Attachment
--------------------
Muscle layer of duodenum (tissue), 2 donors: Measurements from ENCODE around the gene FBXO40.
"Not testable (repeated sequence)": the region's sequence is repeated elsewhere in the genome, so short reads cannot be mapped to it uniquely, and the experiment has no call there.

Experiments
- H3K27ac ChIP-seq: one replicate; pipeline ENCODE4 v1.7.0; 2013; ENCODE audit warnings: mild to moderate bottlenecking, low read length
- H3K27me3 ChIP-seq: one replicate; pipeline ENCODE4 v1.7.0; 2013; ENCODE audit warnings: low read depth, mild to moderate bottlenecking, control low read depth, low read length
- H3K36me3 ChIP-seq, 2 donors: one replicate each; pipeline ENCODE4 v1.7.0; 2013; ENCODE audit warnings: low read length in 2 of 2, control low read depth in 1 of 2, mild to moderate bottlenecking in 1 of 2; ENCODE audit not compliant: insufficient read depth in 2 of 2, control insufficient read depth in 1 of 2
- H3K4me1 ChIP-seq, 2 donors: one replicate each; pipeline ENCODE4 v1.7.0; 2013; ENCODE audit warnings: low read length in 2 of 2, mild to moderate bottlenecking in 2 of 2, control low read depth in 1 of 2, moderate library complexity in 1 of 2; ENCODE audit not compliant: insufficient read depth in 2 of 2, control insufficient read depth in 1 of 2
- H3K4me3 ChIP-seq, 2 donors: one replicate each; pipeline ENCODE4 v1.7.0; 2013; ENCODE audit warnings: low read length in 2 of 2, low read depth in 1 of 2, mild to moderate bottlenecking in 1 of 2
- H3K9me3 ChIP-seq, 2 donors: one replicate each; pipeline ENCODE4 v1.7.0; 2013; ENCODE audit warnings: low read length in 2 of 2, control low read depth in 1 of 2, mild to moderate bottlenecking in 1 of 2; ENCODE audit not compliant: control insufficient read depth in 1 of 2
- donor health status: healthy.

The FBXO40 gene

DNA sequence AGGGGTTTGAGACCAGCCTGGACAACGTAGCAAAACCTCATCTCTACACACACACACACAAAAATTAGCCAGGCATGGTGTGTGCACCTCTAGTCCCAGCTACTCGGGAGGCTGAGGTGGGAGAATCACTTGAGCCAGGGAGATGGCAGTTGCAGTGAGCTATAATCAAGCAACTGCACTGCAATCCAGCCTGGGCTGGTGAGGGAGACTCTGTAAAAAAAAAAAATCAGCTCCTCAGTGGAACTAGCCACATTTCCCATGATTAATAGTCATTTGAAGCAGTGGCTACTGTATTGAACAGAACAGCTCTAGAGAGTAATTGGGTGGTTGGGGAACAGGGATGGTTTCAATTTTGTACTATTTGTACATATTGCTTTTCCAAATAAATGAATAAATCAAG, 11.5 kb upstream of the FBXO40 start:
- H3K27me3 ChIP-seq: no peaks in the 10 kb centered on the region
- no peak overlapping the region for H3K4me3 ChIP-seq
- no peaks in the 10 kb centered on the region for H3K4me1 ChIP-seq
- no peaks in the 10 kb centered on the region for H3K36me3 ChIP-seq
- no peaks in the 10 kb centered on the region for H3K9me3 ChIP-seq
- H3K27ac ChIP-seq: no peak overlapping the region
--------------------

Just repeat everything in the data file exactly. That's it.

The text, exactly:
Muscle layer of duodenum (tissue), 2 donors: Measurements from ENCODE around the gene FBXO40.
"Not testable (repeated sequence)": the region's sequence is repeated elsewhere in the genome, so short reads cannot be mapped to it uniquely, and the experiment has no call there.

Experiments
- H3K27ac ChIP-seq: one replicate; pipeline ENCODE4 v1.7.0; 2013; ENCODE audit warnings: mild to moderate bottlenecking, low read length
- H3K27me3 ChIP-seq: one replicate; pipeline ENCODE4 v1.7.0; 2013; ENCODE audit warnings: low read depth, mild to moderate bottlenecking, control low read depth, low read length
- H3K36me3 ChIP-seq, 2 donors: one replicate each; pipeline ENCODE4 v1.7.0; 2013; ENCODE audit warnings: low read length in 2 of 2, control low read depth in 1 of 2, mild to moderate bottlenecking in 1 of 2; ENCODE audit not compliant: insufficient read depth in 2 of 2, control insufficient read depth in 1 of 2
- H3K4me1 ChIP-seq, 2 donors: one replicate each; pipeline ENCODE4 v1.7.0; 2013; ENCODE audit warnings: low read length in 2 of 2, mild to moderate bottlenecking in 2 of 2, control low read depth in 1 of 2, moderate library complexity in 1 of 2; ENCODE audit not compliant: insufficient read depth in 2 of 2, control insufficient read depth in 1 of 2
- H3K4me3 ChIP-seq, 2 donors: one replicate each; pipeline ENCODE4 v1.7.0; 2013; ENCODE audit warnings: low read length in 2 of 2, low read depth in 1 of 2, mild to moderate bottlenecking in 1 of 2
- H3K9me3 ChIP-seq, 2 donors: one replicate each; pipeline ENCODE4 v1.7.0; 2013; ENCODE audit warnings: low read length in 2 of 2, control low read depth in 1 of 2, mild to moderate bottlenecking in 1 of 2; ENCODE audit not compliant: control insufficient read depth in 1 of 2
- donor health status: healthy.

The FBXO40 gene

DNA sequence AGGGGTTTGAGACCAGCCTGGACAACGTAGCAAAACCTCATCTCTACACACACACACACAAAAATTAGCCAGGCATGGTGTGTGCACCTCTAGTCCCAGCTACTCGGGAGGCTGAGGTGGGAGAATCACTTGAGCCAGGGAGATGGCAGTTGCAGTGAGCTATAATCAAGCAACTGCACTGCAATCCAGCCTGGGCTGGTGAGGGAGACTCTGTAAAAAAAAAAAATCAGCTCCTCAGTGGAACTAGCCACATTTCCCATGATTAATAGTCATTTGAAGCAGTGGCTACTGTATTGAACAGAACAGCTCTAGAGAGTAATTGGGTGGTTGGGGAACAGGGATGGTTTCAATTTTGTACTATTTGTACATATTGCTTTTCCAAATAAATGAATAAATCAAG, 11.5 kb upstream of the FBXO40 start:
- H3K27me3 ChIP-seq: no peaks in the 10 kb centered on the region
- no peak overlapping the region for H3K4me3 ChIP-seq
- no peaks in the 10 kb centered on the region for H3K4me1 ChIP-seq
- no peaks in the 10 kb centered on the region for H3K36me3 ChIP-seq
- no peaks in the 10 kb centered on the region for H3K9me3 ChIP-seq
- H3K27ac ChIP-seq: no peak overlapping the region